provide for the less fortunate members of the culture. I am stunned every time
I hear the GOP suggest that we get rid of the safety net and that we do so in
the name of forcing people to climb up out of the muck. That will not happen
and they know it. It is possible that charitable groups and churches will try
to take on these tasks, but they weren’t very successful in Charles Dicken’s
London and I doubt that they would have more success today. That is a very
uneven and haphazard way to provide aid. Some things need to be administered at
the Federal level and that does not make us socialists. That term is thrown
around way too often to incite fear and to bring everyone back into line as
what the Republicans would describe as good little capitalists.

America is a free society. I don’t know why we have to limit
ourselves to only one economic model. We should be free to apply the model that
fits the needs of the people at that time. We will usually chose capitalism
when it comes to straight business, but not necessarily for services that are
basic to keeping a healthy and civilized nation. We are stuck economically,
stuck with a choice that is being parsed in terms from the 30’s and 40’s and
which may be too limiting in light of modern needs and population numbers.

The Republican Party is guilty of trying to dictate to the
America people that there is only one correct way to conduct all business and
service in our nation and they supposedly are doing this in the name of
democracy. They are doing this, in part, by attaching emotional labels to the
programs Americans use to insure that poor children and their families will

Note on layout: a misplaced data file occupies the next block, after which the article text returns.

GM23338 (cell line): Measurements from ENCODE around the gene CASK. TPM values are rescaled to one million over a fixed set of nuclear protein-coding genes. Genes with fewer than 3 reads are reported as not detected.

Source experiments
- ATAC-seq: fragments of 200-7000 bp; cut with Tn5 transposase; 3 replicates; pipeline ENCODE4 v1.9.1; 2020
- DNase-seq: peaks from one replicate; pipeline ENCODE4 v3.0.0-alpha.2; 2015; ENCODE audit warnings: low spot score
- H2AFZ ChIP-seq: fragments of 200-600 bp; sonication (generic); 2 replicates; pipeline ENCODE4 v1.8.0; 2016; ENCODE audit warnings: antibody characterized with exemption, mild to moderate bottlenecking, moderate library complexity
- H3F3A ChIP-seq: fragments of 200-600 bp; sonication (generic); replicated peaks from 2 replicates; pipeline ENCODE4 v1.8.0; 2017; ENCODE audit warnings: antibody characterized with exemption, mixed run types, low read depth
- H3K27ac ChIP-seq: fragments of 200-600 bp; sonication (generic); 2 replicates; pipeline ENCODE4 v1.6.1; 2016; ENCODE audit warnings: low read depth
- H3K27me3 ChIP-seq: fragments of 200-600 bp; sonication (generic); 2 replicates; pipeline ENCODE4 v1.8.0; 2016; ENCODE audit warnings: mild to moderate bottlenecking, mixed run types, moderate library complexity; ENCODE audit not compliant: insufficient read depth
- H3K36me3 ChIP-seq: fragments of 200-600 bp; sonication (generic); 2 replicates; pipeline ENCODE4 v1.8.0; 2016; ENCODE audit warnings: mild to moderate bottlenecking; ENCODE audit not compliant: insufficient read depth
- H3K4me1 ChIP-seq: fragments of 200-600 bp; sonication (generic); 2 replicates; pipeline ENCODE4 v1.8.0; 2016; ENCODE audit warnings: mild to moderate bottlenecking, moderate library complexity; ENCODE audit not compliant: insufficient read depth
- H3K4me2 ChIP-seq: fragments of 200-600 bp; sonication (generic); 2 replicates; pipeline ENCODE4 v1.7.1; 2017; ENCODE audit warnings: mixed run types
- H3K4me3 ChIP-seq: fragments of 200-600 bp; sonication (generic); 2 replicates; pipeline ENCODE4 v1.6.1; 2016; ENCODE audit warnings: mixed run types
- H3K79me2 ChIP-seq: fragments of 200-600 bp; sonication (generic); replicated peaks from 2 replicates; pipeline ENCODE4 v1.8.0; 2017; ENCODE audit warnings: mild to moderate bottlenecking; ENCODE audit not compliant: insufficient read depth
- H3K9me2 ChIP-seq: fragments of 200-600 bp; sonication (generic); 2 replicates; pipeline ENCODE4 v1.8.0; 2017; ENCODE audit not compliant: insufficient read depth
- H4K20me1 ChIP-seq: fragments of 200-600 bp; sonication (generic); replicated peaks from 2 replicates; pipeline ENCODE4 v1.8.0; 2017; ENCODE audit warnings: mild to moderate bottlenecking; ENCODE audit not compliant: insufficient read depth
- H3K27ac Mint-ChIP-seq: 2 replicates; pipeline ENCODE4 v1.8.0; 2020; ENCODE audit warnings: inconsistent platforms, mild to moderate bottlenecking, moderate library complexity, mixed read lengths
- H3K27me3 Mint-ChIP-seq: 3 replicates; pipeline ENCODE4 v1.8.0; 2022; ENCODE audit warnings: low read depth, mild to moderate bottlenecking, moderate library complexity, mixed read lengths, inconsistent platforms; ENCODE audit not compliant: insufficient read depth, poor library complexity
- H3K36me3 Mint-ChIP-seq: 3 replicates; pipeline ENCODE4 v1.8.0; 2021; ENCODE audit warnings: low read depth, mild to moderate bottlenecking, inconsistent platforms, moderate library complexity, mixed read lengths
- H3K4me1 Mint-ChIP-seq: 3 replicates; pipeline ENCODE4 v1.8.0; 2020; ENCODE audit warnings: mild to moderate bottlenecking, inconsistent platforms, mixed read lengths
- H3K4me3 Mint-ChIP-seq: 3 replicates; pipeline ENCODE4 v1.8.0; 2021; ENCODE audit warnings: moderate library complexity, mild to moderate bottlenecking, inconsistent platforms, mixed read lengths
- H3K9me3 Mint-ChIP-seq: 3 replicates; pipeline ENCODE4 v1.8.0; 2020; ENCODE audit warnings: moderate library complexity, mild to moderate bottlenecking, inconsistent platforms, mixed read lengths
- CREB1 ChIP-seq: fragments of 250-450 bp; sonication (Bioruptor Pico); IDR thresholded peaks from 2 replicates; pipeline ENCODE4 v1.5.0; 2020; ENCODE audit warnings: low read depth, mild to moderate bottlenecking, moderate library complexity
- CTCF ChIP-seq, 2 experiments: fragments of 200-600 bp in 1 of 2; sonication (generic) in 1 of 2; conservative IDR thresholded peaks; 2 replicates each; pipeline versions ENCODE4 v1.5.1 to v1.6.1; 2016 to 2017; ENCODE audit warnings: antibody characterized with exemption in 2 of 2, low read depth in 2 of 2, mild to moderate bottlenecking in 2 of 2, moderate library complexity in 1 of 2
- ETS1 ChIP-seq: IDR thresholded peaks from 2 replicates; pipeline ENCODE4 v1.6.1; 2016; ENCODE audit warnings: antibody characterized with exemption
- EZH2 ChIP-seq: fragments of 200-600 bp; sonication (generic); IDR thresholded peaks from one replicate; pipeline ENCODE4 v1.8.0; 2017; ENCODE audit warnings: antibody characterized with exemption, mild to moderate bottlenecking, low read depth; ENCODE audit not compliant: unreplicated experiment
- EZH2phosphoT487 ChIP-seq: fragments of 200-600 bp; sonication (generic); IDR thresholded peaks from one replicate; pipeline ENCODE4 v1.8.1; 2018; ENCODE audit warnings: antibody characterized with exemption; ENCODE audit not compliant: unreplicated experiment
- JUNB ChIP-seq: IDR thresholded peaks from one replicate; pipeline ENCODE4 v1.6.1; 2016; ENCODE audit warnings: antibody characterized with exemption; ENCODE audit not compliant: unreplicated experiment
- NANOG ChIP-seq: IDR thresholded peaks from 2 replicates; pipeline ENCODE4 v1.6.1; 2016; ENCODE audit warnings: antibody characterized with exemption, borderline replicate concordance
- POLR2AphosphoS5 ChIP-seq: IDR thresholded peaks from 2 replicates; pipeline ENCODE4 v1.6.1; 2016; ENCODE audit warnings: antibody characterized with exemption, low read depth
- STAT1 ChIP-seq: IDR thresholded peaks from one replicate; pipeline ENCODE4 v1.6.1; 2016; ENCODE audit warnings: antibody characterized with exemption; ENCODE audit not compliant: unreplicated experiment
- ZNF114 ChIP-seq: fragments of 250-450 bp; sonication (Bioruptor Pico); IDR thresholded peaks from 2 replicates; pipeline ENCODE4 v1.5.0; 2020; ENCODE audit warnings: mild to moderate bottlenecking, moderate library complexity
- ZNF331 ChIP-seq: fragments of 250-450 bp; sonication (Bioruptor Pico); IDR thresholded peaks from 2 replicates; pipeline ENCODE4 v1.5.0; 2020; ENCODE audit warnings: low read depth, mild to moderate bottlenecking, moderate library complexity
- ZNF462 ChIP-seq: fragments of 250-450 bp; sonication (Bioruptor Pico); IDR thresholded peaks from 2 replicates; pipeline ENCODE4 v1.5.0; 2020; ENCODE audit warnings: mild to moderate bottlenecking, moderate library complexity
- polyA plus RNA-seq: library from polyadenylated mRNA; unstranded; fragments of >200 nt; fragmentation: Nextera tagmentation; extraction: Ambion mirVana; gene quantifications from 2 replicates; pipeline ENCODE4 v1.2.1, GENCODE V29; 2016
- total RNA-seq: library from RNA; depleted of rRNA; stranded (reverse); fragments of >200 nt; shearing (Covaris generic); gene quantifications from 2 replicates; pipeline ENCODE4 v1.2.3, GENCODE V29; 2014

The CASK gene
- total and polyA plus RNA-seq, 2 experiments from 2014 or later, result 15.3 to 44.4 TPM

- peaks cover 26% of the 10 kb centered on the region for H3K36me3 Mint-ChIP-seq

have a floor under their poverty and the programs Americans use after they are “excused”
from their careers and allowed to spend some time “in the pasture” before they
die. If you put on a nasty face and lump all these programs together under the
category of “socialism” or worse you are trying to dictate how the people
achieve their service goals. By placing our choices in taboo categories you are
hoping to achieve a totally separate outcome, small government, which attempts
to take compassion and pragmatism out of government because they are “too
expensive.”

Does anyone else see the contradiction in this? I know some
of us see the greed in this. If our nation is so poor that we truthfully cannot
provide for our poorest members and our seniors and our sick then it would seem
that this dire condition would be clear to all of us and not just the GOP. Is
the American economy really bankrupt? Is it true that we cannot afford
compassion? If so we may have to admit that our nation is in decline. Or is
this just another case where we are stuck because we are so busy looking backward
we can’t see what’s ahead?

Thinking Inside the Box

We are all, as American citizens, concerned about the fiscal
problems our government is experiencing. After all it is the people’s
government, our government and our fortunes rise and fall as the fortunes of
our government rise and fall. Right now we get the sense that we are all
falling. We also do not feel that all is lost. We believe we will somehow right
the “ship of state” and once again our country and its citizens will prosper,
but we also believe that our fortunes may depend on the decisions we and our
government make right now.

We have, through our recent election, discarded the notion
that continuing to make more money available to the wealthiest Americans will
solve our economic woes. We have also discarded the notion that we need to
adopt a “tough love” approach and push all of our poorest Americans out of the
safety net to fend for themselves. We have accepted that our safety net costs
are creating stresses on our federal budget, stresses that will get worse with
time. We have accepted that we will have to accept some changes in this safety
net it we are to keep it at all.

We would all like to contribute to improving the American
economy so that it meets our own needs and keeps us competitive with the rest